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The Scientific Takeover’

In response to:

The Scientific Takeover from the May 26, 2005 issue

To the Editors:

It is with a keen sense of gratitude that I reflect on P.N. Furbank’s generous, I hope not overly generous, account of my two volumes on science and polity in France [NYR, May 26]. One is the more appreciative in that his opening remarks appear to imply that history of science is scarcely possible at all. However that may be, and I am bound to think it’s not the case, I should be glad to be allowed to clarify several points more sharply than perhaps my book succeeded in doing.

First of all, in the course of preparing the second volume, I did indeed warm to Condorcet, such was his courage and so faithful his commitment to principle throughout the Revolution. On careful reading and re-reading, moreover, I came to think that the famous Sketch for a Historical Picture of the Progress of the Human Mind deserves a more important place in the development of historiography than it has been accorded. Its intrinsic interest may have been overshadowed by the tragic and heroic circumstances amid which Condorcet composed the final draft.

In the second place, it was not enough to define the meter as the ten-millionth part of the quadrant of the meridian. That length had then to be determined. That was the purpose of the Delambre-Méchain survey of the meridian from Dunkirk to Barcelona. Despite the high-flown rhetoric about units seated in the dimensions of the earth, the underlying reason for undertaking that elaborate and expensive enterprise was technical, not ideological. The simpler alternative, defining the meter as the length of a pendulum beating seconds at the 45th parallel, would have permitted decimalization, and such a unit would also have qualified as natural. If the meter were an aliquot or fractional part of the meridian, however, then celestial measurements and terrestrial-nautical measurements would correspond numerically, each being the expression of the other, with no difference in the value of the angular and linear units employed. That was no mere “cosmological window-dressing,” even though the decimalization of angular units failed to take hold, largely because of the difficulty of applying it to timekeeping.

Lastly, Furbank suggests that I have been seduced by the notions of nature and naturalistic that the dramatis personae absorbed from the climate of opinion in which they lived, breathed, and did their thinking. Specifically, he takes exception to the qualification of “natural” assigned to the Jussieu-Cuvier-Lamarckian system of classification in contrast to the artificial character of the Linnaean system in botany. The advantage of the latter, and it was considerable, was that the criteria, the form of organs of generation, permitted ready recognizability of genus and species. Jussieu in botany and later Cuvier and his colleagues in zoology developed a functional analysis that grouped species and genera in successively higher categories of families, orders, and classes. The scheme needed only to be transposed to the time dimension and continually revised to become the phyla of evolutionary biology. The classification was thus seated in nature in the sense that the discriminants derived ultimately from genetic factors although our authors, of course, in their analysis could penetrate no further than anatomical and functional considerations.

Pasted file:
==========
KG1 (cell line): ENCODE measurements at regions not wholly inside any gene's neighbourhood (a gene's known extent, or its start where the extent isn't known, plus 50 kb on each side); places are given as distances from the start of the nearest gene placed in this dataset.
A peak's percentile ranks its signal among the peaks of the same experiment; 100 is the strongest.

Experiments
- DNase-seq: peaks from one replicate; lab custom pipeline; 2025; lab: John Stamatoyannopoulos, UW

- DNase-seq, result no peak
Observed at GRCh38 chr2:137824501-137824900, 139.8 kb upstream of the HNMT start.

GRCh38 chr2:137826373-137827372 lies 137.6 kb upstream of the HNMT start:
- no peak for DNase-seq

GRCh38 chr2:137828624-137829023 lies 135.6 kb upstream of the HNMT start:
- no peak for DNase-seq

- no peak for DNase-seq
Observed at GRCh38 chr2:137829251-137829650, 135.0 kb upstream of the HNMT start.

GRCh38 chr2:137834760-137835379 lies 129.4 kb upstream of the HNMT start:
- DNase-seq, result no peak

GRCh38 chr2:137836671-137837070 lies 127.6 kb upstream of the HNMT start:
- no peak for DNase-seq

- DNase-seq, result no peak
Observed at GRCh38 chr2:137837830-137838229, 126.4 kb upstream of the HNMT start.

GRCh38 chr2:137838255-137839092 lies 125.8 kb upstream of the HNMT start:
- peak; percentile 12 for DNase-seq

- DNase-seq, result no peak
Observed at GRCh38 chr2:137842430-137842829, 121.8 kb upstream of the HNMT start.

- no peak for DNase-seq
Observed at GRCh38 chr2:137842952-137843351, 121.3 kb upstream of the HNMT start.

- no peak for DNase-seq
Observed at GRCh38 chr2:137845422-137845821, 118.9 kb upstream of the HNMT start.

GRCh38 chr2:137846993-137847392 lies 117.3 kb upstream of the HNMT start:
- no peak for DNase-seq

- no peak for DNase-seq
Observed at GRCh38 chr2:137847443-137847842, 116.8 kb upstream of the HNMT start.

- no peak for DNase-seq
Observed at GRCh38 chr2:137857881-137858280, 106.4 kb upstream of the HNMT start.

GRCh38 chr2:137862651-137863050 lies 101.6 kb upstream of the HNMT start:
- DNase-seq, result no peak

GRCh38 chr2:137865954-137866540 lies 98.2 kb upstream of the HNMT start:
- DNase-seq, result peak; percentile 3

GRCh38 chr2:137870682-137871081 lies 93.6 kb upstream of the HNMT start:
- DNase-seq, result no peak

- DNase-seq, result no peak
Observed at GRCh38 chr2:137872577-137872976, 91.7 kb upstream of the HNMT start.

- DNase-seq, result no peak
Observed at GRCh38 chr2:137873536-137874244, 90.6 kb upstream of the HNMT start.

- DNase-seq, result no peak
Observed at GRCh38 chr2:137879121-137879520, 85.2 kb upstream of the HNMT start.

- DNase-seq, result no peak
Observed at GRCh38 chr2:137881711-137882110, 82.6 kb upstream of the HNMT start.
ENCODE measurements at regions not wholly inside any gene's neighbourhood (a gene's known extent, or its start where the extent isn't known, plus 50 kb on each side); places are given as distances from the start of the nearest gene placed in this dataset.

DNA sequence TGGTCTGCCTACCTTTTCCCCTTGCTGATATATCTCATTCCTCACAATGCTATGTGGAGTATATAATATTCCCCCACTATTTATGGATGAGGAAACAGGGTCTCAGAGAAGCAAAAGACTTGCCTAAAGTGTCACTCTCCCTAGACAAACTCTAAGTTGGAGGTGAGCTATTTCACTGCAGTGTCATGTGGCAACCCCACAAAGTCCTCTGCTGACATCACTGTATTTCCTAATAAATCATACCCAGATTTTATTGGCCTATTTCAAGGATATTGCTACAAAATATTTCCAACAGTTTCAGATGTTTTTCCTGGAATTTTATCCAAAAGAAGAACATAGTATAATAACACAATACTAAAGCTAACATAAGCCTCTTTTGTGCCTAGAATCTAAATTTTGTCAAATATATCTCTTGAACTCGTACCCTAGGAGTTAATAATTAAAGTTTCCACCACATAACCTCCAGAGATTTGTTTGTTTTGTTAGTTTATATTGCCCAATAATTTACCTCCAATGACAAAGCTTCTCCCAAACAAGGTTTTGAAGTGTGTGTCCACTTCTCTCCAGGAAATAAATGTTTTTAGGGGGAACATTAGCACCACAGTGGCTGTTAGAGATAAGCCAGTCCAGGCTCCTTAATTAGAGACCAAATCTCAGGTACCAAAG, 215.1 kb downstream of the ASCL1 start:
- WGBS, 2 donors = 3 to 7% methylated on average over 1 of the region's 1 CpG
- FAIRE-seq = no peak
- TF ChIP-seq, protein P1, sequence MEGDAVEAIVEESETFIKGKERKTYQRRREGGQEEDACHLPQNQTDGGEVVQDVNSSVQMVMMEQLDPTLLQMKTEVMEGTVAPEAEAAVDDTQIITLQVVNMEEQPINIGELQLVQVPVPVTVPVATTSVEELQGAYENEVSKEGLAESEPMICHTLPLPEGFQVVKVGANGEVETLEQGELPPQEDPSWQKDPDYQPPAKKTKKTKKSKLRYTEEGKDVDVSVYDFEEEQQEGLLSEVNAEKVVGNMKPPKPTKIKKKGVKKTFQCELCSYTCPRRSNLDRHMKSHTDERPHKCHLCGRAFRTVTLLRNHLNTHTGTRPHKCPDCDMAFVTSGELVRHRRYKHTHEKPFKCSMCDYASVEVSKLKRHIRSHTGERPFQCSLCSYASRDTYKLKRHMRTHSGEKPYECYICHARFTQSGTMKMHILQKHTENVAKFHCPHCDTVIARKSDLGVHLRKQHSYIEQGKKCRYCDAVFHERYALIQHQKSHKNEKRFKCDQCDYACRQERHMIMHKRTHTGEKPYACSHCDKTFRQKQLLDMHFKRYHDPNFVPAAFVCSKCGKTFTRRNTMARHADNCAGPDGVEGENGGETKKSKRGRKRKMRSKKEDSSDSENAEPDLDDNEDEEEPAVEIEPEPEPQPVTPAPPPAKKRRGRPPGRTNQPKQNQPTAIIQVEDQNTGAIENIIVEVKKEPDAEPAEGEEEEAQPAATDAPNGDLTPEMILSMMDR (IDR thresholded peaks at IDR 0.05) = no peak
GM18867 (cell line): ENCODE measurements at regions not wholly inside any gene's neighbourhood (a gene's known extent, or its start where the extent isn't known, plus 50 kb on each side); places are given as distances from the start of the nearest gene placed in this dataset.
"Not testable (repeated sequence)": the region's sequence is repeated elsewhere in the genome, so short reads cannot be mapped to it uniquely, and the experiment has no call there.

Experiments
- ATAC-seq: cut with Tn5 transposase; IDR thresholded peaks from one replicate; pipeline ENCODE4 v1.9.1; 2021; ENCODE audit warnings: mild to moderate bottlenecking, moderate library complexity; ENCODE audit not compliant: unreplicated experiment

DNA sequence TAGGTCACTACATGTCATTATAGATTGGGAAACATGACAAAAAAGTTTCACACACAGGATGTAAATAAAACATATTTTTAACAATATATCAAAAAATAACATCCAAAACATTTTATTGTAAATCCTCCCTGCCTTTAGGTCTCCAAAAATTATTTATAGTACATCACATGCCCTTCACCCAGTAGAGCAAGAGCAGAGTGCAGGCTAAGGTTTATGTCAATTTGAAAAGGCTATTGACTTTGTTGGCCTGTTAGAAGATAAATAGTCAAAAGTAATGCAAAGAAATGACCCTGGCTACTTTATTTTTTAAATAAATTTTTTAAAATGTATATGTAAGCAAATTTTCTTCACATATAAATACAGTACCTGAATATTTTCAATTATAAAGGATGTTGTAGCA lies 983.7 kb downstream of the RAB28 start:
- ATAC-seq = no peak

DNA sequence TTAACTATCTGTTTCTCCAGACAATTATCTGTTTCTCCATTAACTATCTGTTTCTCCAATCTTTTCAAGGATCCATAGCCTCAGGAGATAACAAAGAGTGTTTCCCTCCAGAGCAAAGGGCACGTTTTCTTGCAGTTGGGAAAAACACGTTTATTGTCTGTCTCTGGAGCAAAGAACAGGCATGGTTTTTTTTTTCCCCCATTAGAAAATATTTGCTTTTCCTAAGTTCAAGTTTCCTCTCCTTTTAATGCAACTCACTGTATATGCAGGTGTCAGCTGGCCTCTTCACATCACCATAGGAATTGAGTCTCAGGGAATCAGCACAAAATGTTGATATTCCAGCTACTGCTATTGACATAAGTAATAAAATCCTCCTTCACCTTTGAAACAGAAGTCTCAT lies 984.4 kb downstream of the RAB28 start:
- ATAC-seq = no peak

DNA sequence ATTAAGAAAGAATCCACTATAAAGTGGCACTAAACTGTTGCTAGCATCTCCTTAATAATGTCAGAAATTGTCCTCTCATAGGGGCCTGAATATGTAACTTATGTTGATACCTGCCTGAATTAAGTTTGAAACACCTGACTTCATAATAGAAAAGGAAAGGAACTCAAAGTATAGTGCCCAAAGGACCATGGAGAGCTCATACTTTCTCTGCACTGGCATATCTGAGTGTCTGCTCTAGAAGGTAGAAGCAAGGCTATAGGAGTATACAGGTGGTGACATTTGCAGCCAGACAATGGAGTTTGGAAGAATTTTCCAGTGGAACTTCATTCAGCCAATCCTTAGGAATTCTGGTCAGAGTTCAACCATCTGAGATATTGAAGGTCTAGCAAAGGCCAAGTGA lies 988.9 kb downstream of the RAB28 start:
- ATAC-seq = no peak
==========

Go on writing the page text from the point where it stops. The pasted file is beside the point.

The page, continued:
As for Foucault and the end of taxonomy, he had a way, not unlike Francis Fukuyama and the end of history, of legislating the termination or even the death of things that no longer fit his epistemic scheme, but that nevertheless do survive in the real world amid other issues, under other forms. That taxonomy flourished in the early nineteenth century is abundantly evident from Henri Daudin’s excellent Cuvier et Lamarck: les classes zoölogiques et l’idée de série animale (1790–1830) (1926), and that it is alive and well even now is clear from the importance attached to it in the careers of two biological eminences, Edward O. Wilson and the late Ernst Mayr.

Let me close, however, not with those small caveats, but with thanking P.N. Furbank for the care he has lavished on my books.

Charles C. Gillispie

Department of History

Princeton University

Princeton, New Jersey

P.N. Furbank replies:

I am grateful to Professor Gillispie for his very handsome letter. Could I make just one point in reply to it, about my contention that the idea of a “natural” classification is a will o’ the wisp? Is he not saying something a little along these lines himself, when he writes that once a science enters the “positivist” stage “there is no longer any question of classifying information about the world in a manner consonant with the nature of things”? The trouble with evolutionary classification (or cladistics), so far as I understand it, seems to me to be that when there are gaps in the evidence you have to fill them up with fiction and storytelling.

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